Makers of internet-connected devices — from kitchen appliances, to fitness trackers, to automobiles — argue that policymakers should not enact strict mandates on data security and privacy that could dampen innovation in their evolving industry, and to that end, first-of-its-kind California legislation might seem to be ideal.

But the would-be law’s flexibility could invite security gaps that might imperil consumers’ privacy and make the devices — and the companies that make them — vulnerable to cyberattack, attorneys say.

The bill also would compel manufacturers to pay more attention to security at the design phase, and provide notice to consumers in several ways, “through the use of words or icons on the device’s packaging, or on the product’s packaging or on the manufacturer’s internet website.” The notices would detail how consumers could get security patches and updates and whether the device is capable of gathering audio, video, location, biometric, health and other sensitive user information; and how frequently that information is collected.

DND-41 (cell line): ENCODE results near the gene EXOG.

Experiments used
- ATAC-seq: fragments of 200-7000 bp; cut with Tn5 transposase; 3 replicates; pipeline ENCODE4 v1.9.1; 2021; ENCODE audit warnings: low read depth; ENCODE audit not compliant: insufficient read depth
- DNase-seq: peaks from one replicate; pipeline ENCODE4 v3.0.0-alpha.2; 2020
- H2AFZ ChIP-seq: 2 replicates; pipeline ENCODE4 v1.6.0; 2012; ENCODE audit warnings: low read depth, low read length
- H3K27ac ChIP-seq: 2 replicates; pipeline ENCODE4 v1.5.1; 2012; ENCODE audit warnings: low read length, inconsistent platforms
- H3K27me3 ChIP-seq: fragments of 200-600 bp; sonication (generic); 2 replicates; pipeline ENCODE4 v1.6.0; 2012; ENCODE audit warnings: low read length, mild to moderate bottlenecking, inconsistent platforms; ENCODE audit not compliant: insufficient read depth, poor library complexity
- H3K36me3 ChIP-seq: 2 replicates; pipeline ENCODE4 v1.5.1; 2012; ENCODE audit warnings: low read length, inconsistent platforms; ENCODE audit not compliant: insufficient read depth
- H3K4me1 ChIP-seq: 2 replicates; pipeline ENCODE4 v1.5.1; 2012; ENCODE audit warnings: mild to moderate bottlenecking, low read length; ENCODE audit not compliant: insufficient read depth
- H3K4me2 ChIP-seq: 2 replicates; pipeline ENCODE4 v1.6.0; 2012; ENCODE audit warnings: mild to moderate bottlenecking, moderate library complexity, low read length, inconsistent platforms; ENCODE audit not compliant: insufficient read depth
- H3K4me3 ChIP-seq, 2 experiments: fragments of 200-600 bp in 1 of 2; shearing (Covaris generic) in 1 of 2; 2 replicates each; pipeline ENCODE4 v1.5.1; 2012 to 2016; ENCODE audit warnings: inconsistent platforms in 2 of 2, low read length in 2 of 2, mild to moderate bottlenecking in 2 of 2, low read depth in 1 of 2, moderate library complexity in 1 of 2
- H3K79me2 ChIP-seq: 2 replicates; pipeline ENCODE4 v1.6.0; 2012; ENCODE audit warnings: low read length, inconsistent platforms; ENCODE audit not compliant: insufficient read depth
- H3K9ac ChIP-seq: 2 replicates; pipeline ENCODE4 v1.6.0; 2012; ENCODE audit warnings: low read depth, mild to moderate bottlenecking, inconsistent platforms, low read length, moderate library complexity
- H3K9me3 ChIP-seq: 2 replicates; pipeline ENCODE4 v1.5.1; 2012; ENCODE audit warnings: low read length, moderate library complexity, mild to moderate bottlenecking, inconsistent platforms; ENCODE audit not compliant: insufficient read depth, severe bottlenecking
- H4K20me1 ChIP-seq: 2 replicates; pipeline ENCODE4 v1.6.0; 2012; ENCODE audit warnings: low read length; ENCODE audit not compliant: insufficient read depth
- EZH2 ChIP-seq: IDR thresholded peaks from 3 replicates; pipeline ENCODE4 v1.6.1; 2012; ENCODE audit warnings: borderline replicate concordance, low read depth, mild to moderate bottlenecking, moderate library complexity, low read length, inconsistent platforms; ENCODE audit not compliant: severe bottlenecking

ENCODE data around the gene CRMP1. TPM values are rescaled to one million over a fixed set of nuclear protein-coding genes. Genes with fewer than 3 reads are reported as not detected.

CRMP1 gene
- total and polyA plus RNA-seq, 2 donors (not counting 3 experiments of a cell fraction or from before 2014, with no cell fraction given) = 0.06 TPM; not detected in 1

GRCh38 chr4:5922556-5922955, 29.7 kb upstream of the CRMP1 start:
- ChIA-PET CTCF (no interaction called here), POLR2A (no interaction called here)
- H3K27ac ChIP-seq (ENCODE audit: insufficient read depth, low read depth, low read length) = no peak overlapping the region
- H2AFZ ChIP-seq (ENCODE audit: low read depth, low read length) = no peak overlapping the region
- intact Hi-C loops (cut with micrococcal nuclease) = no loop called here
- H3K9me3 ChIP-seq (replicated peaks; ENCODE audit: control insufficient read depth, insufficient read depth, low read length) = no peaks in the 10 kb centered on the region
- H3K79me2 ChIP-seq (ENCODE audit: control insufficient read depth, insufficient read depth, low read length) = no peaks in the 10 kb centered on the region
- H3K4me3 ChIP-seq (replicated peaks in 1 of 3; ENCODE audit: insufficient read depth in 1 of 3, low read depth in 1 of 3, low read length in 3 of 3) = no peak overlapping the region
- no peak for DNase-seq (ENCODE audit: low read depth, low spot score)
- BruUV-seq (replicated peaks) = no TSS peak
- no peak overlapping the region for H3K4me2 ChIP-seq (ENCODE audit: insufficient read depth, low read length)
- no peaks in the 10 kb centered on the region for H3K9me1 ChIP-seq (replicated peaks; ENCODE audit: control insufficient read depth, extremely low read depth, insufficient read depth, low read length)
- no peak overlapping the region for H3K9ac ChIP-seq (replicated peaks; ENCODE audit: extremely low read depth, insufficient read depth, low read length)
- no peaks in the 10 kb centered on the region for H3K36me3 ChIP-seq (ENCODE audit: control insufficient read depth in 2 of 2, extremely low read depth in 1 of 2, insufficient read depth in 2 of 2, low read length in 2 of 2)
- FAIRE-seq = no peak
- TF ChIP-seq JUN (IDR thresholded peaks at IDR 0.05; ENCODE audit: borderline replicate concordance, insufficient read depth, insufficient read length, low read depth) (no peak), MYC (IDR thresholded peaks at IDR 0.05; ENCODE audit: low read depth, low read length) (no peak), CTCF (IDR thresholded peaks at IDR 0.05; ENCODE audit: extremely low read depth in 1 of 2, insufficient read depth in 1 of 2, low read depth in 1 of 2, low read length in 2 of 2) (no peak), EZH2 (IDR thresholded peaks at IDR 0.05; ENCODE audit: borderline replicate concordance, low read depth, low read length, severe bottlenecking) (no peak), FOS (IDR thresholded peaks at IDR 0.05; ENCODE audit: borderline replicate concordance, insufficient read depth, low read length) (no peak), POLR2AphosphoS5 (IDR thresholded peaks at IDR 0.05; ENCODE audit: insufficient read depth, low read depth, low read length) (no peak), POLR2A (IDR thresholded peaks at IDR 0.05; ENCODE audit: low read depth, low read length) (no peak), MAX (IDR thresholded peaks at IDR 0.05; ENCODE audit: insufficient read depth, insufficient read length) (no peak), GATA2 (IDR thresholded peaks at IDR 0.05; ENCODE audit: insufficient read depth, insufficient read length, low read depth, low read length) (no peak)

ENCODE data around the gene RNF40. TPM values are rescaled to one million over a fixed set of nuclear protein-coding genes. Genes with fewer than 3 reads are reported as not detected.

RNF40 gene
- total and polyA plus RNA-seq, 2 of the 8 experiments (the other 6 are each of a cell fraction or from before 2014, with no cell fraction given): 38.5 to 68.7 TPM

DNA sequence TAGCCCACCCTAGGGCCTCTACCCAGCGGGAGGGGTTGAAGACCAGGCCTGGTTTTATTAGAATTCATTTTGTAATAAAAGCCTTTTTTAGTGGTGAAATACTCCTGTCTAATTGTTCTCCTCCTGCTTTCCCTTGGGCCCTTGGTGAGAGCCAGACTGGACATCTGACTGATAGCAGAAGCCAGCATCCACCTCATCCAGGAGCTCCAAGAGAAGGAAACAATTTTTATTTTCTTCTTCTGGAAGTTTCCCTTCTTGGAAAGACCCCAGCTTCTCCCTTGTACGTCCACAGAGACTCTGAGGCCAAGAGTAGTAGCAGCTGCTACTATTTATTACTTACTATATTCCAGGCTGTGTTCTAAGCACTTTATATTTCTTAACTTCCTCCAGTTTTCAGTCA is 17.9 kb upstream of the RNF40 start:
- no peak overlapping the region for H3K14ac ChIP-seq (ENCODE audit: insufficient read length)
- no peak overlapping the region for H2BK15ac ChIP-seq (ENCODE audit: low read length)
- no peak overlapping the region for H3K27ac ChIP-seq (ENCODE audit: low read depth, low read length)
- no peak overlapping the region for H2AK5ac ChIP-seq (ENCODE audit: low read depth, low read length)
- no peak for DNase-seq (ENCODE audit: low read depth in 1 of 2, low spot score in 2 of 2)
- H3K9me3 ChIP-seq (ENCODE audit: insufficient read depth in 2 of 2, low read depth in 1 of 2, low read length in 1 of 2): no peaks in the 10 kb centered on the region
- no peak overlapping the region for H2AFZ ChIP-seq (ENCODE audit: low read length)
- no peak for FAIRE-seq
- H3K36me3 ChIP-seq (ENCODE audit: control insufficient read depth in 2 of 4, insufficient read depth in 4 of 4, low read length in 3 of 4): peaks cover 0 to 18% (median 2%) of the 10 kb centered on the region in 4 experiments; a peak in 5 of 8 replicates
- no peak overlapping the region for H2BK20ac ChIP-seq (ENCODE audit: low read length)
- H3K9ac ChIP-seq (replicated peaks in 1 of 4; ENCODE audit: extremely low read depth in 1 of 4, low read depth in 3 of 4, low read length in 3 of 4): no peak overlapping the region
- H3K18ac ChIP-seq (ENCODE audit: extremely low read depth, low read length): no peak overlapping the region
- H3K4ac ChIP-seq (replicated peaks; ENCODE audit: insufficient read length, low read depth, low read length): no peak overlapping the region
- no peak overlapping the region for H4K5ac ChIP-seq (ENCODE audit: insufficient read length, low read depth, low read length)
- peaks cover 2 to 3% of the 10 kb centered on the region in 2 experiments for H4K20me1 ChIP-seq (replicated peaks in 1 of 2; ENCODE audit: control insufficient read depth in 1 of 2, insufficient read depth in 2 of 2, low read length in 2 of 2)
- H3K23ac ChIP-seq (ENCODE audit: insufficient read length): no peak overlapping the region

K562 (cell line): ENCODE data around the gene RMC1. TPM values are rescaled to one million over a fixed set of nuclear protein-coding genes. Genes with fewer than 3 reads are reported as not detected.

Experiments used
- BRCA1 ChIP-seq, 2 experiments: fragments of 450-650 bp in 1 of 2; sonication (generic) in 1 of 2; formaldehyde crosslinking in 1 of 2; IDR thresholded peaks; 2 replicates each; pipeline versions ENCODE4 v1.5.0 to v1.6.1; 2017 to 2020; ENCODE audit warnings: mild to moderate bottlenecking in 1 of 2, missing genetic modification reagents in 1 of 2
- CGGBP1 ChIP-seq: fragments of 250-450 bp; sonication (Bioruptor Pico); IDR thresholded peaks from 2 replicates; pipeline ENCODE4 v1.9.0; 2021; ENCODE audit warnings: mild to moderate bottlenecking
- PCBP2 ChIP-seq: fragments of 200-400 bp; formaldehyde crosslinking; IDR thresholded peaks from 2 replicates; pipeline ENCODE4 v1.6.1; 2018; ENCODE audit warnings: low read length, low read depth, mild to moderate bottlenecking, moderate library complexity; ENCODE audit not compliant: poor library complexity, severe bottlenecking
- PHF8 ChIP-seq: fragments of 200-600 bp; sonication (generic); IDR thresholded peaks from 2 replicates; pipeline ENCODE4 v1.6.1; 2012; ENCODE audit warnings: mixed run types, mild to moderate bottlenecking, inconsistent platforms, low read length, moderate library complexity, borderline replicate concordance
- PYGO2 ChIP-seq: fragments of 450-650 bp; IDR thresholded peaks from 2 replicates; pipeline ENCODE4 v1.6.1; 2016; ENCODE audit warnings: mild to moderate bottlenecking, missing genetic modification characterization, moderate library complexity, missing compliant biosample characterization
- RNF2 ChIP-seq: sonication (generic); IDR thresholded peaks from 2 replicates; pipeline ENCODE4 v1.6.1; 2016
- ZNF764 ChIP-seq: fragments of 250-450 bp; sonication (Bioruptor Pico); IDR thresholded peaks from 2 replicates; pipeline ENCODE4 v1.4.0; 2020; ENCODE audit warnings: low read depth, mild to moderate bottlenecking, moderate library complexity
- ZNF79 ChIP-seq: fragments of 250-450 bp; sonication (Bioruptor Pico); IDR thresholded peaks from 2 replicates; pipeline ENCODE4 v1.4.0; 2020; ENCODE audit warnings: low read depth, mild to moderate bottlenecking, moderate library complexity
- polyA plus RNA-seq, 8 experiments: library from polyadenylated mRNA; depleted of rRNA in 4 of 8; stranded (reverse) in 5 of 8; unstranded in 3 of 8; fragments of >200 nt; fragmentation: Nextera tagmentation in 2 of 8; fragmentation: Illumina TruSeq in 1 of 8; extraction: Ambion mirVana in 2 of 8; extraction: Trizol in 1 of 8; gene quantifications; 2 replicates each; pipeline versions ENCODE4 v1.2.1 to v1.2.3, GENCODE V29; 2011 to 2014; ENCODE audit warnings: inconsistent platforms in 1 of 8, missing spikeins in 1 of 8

The deployment of new ways to alert consumers about privacy and security risks could end up leading to more legal liability as well, attorneys say.

“For manufacturers, the primary risk they’re going to have is in the disclosure requirements that this bill would mandate,” said Philip Yannella, privacy and data security co-practice leader with Ballard Spahr LLP. “If there is some type of notorious data breach that involves a connected device and the manufacturer has made disclosures about the reasonableness of its data security, that can become a target for plaintiffs’ lawyers who may assert consumer fraud-type theories.”

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